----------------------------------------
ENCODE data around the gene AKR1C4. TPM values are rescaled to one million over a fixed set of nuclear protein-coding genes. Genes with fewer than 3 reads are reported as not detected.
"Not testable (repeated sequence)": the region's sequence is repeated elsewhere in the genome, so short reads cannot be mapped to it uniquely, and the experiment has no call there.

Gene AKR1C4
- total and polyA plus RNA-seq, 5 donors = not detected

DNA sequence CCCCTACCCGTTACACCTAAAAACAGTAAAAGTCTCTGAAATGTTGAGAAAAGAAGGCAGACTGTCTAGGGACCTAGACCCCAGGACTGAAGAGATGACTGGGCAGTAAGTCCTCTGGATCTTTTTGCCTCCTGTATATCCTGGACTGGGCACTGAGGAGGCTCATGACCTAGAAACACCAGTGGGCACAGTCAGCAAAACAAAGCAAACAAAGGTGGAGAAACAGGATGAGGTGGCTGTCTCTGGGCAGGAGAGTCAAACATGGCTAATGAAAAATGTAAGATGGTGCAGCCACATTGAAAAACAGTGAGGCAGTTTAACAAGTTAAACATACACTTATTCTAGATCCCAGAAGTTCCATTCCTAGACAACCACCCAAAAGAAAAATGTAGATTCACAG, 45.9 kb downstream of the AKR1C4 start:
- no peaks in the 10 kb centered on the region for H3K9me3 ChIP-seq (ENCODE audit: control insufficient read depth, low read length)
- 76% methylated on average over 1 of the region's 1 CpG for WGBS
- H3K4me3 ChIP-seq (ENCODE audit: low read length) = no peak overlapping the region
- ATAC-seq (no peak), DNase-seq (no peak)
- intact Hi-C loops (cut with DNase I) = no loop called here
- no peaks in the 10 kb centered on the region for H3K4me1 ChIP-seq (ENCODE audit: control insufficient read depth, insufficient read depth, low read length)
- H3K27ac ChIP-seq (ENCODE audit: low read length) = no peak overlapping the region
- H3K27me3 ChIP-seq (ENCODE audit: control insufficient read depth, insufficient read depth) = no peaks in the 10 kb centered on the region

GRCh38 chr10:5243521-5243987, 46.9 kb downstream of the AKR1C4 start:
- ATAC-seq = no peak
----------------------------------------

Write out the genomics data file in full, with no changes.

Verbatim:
ENCODE data around the gene AKR1C4. TPM values are rescaled to one million over a fixed set of nuclear protein-coding genes. Genes with fewer than 3 reads are reported as not detected.
"Not testable (repeated sequence)": the region's sequence is repeated elsewhere in the genome, so short reads cannot be mapped to it uniquely, and the experiment has no call there.

Gene AKR1C4
- total and polyA plus RNA-seq, 5 donors = not detected

DNA sequence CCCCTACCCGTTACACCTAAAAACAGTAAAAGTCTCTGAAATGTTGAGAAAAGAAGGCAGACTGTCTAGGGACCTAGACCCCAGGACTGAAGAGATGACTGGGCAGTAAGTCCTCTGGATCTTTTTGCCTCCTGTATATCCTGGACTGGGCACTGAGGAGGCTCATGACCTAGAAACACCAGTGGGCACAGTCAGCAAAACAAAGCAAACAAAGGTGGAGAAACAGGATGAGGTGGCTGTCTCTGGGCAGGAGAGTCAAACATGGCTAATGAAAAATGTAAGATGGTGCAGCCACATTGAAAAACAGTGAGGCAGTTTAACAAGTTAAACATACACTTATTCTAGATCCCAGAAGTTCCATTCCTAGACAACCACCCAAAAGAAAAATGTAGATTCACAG, 45.9 kb downstream of the AKR1C4 start:
- no peaks in the 10 kb centered on the region for H3K9me3 ChIP-seq (ENCODE audit: control insufficient read depth, low read length)
- 76% methylated on average over 1 of the region's 1 CpG for WGBS
- H3K4me3 ChIP-seq (ENCODE audit: low read length) = no peak overlapping the region
- ATAC-seq (no peak), DNase-seq (no peak)
- intact Hi-C loops (cut with DNase I) = no loop called here
- no peaks in the 10 kb centered on the region for H3K4me1 ChIP-seq (ENCODE audit: control insufficient read depth, insufficient read depth, low read length)
- H3K27ac ChIP-seq (ENCODE audit: low read length) = no peak overlapping the region
- H3K27me3 ChIP-seq (ENCODE audit: control insufficient read depth, insufficient read depth) = no peaks in the 10 kb centered on the region

GRCh38 chr10:5243521-5243987, 46.9 kb downstream of the AKR1C4 start:
- ATAC-seq = no peak